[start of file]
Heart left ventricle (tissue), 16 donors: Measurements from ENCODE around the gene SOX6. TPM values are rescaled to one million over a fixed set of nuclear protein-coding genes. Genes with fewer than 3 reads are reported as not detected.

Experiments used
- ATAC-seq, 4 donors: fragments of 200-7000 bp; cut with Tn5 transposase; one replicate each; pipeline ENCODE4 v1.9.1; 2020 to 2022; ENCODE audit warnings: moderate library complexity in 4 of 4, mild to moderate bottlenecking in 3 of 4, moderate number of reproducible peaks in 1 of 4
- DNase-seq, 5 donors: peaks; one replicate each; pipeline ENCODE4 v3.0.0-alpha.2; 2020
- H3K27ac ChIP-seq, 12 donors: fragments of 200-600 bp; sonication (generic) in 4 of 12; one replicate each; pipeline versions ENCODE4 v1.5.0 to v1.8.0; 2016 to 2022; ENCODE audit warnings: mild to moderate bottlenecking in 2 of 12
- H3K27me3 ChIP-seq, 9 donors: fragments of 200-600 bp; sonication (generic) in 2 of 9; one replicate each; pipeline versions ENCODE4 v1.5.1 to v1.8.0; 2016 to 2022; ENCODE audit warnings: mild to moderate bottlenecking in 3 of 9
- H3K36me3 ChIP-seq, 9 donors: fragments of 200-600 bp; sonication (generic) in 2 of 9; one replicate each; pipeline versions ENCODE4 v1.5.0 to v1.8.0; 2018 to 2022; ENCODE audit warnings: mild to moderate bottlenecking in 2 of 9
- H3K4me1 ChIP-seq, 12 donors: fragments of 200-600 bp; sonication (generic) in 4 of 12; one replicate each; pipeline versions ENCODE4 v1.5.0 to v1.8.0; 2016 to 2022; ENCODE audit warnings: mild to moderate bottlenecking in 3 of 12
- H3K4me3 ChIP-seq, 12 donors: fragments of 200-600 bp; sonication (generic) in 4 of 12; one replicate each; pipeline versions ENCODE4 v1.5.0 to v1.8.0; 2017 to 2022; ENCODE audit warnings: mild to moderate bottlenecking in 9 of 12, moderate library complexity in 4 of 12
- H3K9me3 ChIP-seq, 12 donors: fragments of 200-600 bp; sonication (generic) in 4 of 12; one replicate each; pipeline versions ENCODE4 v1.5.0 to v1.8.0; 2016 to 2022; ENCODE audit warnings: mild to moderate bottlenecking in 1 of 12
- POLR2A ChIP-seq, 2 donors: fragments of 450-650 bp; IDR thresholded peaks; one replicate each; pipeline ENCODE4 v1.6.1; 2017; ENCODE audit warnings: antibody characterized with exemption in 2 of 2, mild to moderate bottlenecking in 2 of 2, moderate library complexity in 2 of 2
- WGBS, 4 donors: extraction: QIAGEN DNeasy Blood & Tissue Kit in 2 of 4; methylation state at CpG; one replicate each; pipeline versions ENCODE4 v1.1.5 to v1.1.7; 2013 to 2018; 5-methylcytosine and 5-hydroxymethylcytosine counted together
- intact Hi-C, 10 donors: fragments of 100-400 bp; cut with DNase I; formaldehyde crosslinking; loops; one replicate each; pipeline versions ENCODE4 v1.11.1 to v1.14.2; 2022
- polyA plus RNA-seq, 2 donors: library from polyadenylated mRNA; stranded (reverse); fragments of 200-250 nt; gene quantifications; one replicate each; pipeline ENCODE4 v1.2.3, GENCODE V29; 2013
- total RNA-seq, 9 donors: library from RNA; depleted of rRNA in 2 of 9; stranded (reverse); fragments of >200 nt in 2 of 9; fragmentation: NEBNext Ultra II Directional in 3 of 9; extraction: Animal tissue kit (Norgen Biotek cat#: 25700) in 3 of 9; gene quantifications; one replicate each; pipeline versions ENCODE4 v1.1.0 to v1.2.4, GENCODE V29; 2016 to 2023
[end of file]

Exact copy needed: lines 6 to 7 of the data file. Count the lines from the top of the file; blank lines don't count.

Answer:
- H3K27me3 ChIP-seq, 9 donors: fragments of 200-600 bp; sonication (generic) in 2 of 9; one replicate each; pipeline versions ENCODE4 v1.5.1 to v1.8.0; 2016 to 2022; ENCODE audit warnings: mild to moderate bottlenecking in 3 of 9
- H3K36me3 ChIP-seq, 9 donors: fragments of 200-600 bp; sonication (generic) in 2 of 9; one replicate each; pipeline versions ENCODE4 v1.5.0 to v1.8.0; 2018 to 2022; ENCODE audit warnings: mild to moderate bottlenecking in 2 of 9